In a globally oriented office, individual efforts make lasting impacts. The work of two University Center for International Studies (UCIS) staff members is receiving special recognition this year.
Study Abroad Office Assistant Director Brice Everett Lynn and Program Manager Nazir Noori are being honored with 2019 Chancellor’s Staff Awards.
Collectively, Lynn and Noori represent over 15 years of service to Pitt Study Abroad. Each had a unique path to his current responsibilities.
Prior to serving the University of Pittsburgh, Noori worked at the U.S. Consulate in Herat, Afghanistan. The position’s prestige put Noori and his family at risk, so it was recommended by a colleague that they move to Pittsburgh.
The award selection committee, in fact, noted the “tremendous sacrifice…made as an Afghan citizen working for the United States government.”
Noori began working at Pitt in a temporary position. In less than five years, he was hired as a full-time employee and has since received three promotions. During the time, Noori balanced a full-time job with a growing family, received an undergraduate degree, and worked toward a graduate
degree in Public Policy and Management.
Noori has managed a portfolio of 15 study abroad programs for approximately 300 students as a program manager. He has also worked with UCIS to develop a Contract Lifecycle Management solution to help the management of international partnership agreements in order to expand curricular offerings, research collaborations, and intercultural opportunities.
Noori receives the Award in Early Career Achievement, which recognizes staff with three-to-five years of experience who have exceeded the expectations of their assignment. Indeed, the Chancellor highlighted Noori’s “commitment, strength, and courage serve as an inspiration for [his] colleagues and for our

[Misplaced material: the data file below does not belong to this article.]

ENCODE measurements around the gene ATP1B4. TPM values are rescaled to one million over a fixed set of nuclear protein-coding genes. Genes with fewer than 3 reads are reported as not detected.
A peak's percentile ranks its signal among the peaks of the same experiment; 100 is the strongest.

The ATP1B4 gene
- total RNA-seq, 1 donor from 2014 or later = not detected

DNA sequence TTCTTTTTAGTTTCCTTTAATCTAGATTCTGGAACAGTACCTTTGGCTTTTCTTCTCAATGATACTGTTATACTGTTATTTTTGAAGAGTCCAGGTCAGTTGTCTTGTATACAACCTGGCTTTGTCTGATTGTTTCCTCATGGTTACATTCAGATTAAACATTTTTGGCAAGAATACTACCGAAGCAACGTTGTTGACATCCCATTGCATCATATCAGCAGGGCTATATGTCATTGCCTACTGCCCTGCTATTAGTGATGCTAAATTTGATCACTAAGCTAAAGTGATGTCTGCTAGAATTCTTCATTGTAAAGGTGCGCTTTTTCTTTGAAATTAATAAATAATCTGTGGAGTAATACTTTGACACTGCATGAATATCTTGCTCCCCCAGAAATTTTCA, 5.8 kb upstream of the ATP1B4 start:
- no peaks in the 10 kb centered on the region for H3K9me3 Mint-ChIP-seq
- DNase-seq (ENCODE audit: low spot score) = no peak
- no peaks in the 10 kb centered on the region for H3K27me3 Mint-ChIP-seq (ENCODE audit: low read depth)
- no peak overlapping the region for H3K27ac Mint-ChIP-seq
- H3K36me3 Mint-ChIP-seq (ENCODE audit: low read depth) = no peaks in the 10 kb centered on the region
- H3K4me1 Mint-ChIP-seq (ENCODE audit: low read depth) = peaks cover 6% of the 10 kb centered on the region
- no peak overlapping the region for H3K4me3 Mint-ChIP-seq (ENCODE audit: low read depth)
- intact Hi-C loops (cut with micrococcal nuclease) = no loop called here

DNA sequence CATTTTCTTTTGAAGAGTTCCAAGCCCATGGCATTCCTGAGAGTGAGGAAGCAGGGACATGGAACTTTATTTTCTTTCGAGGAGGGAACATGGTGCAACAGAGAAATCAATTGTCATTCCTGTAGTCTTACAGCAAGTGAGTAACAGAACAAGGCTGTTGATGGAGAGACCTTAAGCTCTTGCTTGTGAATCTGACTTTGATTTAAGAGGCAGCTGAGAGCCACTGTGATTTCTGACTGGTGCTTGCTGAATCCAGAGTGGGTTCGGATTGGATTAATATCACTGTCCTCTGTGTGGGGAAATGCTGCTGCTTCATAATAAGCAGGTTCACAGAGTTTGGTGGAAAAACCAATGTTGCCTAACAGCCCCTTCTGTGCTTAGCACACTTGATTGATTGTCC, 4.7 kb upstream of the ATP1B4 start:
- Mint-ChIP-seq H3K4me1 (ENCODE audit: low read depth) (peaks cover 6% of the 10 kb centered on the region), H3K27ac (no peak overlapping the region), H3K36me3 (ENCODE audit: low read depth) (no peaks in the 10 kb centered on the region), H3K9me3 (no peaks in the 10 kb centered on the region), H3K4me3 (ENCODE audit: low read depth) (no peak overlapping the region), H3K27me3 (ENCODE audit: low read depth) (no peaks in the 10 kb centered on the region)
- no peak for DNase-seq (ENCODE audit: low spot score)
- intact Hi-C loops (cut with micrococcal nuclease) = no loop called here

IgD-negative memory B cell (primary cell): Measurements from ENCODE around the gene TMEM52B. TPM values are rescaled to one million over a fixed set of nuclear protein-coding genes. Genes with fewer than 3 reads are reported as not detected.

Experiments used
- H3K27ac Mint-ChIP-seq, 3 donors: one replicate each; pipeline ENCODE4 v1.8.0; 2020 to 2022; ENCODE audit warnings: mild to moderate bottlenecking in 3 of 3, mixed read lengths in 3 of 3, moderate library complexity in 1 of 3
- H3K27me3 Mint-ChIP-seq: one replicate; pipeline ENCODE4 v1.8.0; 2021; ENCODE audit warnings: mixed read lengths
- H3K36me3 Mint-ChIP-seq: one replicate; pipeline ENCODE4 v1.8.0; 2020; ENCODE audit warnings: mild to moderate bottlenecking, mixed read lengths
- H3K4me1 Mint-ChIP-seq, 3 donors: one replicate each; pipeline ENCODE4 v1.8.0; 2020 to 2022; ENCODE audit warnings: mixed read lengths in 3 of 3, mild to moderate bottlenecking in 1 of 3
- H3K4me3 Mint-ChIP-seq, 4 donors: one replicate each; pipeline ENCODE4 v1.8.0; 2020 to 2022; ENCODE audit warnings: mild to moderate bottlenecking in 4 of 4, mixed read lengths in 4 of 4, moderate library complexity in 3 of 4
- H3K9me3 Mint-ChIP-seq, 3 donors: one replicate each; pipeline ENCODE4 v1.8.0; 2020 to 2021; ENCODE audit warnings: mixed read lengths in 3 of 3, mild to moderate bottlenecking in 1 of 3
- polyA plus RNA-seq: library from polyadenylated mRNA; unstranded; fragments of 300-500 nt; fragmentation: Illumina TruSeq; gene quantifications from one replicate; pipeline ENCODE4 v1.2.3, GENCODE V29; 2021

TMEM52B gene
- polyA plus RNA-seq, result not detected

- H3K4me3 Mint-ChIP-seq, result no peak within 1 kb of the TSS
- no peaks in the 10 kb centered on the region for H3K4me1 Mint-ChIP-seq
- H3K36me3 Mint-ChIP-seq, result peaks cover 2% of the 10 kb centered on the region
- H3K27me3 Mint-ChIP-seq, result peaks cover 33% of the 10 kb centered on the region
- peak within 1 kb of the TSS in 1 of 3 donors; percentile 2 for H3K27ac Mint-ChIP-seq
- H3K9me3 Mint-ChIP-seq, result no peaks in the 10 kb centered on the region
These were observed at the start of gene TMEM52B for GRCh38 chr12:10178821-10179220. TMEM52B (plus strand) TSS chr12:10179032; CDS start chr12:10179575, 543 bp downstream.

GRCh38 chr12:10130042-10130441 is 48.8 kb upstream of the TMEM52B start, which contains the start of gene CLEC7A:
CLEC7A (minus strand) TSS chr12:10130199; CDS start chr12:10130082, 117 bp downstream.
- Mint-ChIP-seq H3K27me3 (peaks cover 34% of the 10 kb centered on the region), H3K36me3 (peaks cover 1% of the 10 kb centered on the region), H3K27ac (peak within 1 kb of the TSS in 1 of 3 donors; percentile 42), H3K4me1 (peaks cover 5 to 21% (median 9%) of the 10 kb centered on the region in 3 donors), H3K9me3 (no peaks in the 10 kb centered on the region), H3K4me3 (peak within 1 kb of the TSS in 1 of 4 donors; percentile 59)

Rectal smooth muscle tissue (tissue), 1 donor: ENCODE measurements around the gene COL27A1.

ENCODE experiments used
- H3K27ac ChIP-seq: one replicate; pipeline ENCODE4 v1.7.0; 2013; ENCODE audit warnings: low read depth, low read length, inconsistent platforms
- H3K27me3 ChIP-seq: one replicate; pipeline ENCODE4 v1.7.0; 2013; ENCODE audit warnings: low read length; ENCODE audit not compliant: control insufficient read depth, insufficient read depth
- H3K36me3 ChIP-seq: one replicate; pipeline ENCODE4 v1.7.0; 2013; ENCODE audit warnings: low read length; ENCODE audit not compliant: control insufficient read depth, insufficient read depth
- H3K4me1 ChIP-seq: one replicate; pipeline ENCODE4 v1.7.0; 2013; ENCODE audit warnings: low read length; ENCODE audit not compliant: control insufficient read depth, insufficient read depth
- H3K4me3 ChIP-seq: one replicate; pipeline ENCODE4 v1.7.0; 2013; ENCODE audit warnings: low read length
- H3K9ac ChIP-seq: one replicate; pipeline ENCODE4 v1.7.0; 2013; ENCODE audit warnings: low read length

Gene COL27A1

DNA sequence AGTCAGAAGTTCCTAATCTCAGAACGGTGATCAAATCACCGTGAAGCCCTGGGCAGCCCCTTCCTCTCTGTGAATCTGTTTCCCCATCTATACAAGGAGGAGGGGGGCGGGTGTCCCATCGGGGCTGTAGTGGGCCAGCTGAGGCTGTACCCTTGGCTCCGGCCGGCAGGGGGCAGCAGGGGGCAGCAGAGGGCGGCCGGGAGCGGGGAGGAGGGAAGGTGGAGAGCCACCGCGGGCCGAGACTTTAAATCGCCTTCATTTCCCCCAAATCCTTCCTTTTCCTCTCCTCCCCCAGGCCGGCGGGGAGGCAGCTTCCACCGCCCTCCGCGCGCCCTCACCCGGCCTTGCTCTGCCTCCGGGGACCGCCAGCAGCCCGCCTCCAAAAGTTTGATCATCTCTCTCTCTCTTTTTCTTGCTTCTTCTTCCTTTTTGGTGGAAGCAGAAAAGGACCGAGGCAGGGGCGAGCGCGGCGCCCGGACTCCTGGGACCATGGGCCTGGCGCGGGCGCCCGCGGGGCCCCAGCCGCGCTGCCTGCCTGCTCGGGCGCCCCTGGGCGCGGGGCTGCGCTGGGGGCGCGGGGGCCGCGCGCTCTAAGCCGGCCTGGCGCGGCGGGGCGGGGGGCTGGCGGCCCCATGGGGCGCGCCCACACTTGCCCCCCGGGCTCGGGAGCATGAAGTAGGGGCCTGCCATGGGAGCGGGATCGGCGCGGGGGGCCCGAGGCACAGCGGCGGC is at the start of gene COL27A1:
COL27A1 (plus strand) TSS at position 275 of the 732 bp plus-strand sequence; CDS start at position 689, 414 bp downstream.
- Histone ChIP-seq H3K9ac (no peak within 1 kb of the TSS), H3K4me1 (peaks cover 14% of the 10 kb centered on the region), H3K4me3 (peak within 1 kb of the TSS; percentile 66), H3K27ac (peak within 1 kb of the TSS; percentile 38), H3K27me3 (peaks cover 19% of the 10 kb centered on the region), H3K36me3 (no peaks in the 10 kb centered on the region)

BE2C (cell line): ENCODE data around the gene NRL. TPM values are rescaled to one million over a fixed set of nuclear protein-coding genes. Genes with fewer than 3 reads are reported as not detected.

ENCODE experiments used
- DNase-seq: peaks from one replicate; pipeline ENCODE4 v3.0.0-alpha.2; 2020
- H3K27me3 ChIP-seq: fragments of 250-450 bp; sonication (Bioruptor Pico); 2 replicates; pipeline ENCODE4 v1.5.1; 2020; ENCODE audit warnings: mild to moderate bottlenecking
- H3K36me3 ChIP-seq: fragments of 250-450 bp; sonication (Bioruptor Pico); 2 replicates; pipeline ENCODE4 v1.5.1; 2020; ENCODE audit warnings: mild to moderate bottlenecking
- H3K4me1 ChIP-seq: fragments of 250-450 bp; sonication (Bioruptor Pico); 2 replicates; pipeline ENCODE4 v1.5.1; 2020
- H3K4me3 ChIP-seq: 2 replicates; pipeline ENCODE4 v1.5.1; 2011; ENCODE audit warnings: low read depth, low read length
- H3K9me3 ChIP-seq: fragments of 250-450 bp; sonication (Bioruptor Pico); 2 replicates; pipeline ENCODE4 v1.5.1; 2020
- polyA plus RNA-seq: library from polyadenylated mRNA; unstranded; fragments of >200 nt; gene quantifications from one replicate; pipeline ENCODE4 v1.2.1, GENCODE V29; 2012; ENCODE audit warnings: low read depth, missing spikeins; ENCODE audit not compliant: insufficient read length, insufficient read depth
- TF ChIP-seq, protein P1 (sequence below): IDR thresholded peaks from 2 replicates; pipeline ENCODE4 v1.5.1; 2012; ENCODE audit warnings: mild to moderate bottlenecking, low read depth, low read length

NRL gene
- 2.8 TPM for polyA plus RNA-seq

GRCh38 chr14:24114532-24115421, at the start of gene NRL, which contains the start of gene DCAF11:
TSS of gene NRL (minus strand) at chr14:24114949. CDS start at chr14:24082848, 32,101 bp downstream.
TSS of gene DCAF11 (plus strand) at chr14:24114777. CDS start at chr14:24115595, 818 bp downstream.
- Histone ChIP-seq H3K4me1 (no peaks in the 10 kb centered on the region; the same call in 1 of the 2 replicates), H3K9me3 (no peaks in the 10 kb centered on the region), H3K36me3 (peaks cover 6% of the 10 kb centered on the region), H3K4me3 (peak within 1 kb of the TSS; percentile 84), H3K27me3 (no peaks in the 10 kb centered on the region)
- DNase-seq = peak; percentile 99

Brice Lynn says he wouldn’t have imagined as a Pitt undergraduate student that he would be working at his alma mater a decade later.
After a semester in Granada, Spain in 2009, Lynn joined the Study Abroad Office as a student intern. At the time, the study abroad process was entirely on paper. Accordingly, Lynn generated a nearly paperless study abroad application process (called TerraDotta) that reduces application barriers for students and enhances administrative efficiency.
Other innovations spearheaded by Lynn include a new version of the Pitt Study Abroad website, which features a smarter search tool for students to find classes and scholarships, and redesigned Pitt Study Abroad print materials, which has made it easier for students to discover programs that meet their goals.
Lynn receives the Award in Innovation in Advancing Administrative Operational Efficiency, which recognizes staff members who have made exceptional contributions to efficiency in the workplace. Undoubtedly, “[Lynn’s] work has played an important role in helping the University to further position itself as a leader in offering students to expand their horizons through studying abroad.”
Both Lynn and Noori will be commemorated with Chancellor’s Award plaques in William Pitt Union and will be honored at an event on campus later this year.